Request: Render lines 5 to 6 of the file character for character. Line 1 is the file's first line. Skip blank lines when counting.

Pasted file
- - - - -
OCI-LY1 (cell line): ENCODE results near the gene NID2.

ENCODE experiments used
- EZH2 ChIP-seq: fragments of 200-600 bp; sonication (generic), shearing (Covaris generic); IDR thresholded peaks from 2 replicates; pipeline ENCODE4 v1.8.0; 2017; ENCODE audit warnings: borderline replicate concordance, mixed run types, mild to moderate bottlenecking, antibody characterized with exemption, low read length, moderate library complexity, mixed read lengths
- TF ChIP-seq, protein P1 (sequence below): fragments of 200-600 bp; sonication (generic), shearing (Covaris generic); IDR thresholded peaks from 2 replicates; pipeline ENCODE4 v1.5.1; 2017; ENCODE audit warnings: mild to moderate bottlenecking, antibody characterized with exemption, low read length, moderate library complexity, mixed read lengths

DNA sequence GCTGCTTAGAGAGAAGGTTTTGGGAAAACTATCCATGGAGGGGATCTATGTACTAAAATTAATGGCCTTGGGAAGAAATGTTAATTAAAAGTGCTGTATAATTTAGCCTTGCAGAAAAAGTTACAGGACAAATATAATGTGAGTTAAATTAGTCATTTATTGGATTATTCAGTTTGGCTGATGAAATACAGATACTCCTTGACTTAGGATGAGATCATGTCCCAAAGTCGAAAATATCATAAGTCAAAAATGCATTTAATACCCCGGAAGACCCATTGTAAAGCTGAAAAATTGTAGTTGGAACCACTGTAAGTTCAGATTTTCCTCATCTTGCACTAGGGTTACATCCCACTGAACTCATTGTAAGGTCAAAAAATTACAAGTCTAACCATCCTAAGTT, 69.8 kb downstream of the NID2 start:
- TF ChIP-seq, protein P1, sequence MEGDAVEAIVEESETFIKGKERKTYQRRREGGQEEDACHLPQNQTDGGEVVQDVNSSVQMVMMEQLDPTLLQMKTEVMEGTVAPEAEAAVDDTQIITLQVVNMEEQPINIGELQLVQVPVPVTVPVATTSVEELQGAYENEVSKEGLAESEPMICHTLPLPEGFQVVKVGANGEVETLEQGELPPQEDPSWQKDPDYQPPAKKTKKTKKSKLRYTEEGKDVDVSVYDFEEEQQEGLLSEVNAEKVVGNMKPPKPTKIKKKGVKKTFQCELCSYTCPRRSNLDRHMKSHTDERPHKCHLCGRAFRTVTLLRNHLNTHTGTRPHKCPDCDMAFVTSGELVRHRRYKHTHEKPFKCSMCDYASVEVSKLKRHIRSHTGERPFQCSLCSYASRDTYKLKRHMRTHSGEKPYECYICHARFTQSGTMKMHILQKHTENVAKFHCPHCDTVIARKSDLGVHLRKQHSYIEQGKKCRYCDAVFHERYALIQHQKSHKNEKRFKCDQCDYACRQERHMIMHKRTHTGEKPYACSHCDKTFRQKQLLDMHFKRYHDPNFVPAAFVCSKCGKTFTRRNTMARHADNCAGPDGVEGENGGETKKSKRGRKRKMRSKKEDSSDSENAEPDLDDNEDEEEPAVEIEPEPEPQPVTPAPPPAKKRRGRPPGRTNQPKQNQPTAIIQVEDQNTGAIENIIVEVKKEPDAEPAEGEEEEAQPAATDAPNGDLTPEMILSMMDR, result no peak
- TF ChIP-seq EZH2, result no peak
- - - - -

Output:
DNA sequence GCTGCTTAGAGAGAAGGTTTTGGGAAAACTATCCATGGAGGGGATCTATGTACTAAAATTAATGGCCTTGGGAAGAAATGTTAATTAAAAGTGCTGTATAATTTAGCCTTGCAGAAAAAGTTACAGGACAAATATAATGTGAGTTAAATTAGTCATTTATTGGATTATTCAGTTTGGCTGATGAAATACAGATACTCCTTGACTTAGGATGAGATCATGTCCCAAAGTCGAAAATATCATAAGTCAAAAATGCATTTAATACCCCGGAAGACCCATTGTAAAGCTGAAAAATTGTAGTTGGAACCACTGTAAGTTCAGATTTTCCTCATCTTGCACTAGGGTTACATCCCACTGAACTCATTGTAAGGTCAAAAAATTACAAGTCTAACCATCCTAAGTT, 69.8 kb downstream of the NID2 start:
- TF ChIP-seq, protein P1, sequence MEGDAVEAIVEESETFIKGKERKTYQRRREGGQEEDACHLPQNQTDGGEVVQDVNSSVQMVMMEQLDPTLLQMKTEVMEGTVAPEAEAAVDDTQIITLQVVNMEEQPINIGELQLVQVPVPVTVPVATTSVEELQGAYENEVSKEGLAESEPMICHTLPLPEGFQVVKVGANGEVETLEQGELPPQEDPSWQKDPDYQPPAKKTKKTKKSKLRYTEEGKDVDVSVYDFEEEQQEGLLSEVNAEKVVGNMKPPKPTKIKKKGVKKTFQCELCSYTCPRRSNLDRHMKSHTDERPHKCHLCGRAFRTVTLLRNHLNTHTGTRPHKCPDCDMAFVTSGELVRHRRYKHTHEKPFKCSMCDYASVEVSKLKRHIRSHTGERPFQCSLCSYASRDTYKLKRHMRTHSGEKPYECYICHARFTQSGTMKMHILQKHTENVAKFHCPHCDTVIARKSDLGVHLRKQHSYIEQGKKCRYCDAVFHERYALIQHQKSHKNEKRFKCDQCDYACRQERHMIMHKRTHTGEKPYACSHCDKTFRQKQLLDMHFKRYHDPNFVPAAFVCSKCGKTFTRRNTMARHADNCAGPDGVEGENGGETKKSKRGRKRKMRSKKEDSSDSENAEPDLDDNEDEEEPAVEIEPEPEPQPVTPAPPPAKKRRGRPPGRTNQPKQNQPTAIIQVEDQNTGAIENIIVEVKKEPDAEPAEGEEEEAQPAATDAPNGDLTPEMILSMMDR, result no peak